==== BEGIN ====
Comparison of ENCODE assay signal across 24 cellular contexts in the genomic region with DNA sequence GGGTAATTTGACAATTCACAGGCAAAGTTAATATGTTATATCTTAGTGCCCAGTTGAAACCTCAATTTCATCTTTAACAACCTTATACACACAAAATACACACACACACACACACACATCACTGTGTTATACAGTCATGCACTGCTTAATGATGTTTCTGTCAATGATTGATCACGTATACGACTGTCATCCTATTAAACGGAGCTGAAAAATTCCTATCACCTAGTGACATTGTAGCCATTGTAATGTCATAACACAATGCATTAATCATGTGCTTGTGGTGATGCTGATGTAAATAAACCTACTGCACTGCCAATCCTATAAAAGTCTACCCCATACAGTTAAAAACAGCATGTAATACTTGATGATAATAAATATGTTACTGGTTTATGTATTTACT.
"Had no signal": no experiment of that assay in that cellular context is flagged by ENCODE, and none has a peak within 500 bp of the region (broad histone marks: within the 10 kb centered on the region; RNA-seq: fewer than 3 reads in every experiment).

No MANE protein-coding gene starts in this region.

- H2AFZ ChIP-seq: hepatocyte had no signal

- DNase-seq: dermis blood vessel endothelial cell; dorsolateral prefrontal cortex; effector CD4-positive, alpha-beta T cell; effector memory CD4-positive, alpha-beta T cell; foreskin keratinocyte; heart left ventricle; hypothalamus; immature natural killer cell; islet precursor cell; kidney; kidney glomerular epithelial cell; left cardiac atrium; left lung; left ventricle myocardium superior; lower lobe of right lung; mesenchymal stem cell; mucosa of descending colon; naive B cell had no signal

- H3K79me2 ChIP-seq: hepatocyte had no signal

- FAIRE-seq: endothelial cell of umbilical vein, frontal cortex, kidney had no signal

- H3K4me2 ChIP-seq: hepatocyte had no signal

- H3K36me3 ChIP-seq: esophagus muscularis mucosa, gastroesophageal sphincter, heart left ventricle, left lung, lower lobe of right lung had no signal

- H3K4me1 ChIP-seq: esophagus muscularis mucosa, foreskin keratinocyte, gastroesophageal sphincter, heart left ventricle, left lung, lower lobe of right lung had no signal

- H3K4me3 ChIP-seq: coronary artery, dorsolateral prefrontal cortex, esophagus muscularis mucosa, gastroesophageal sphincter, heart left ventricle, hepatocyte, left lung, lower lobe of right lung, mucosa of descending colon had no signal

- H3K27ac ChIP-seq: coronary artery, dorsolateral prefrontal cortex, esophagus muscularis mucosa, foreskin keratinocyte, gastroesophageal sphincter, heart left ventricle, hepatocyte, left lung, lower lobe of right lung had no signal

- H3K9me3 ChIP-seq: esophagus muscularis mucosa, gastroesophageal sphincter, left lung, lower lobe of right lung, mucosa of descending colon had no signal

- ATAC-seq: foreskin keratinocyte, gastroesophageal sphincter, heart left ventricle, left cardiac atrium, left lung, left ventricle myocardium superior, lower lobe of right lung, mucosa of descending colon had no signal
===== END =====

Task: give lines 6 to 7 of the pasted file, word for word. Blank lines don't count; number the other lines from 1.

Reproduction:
- H3K79me2 ChIP-seq: hepatocyte had no signal

- FAIRE-seq: endothelial cell of umbilical vein, frontal cortex, kidney had no signal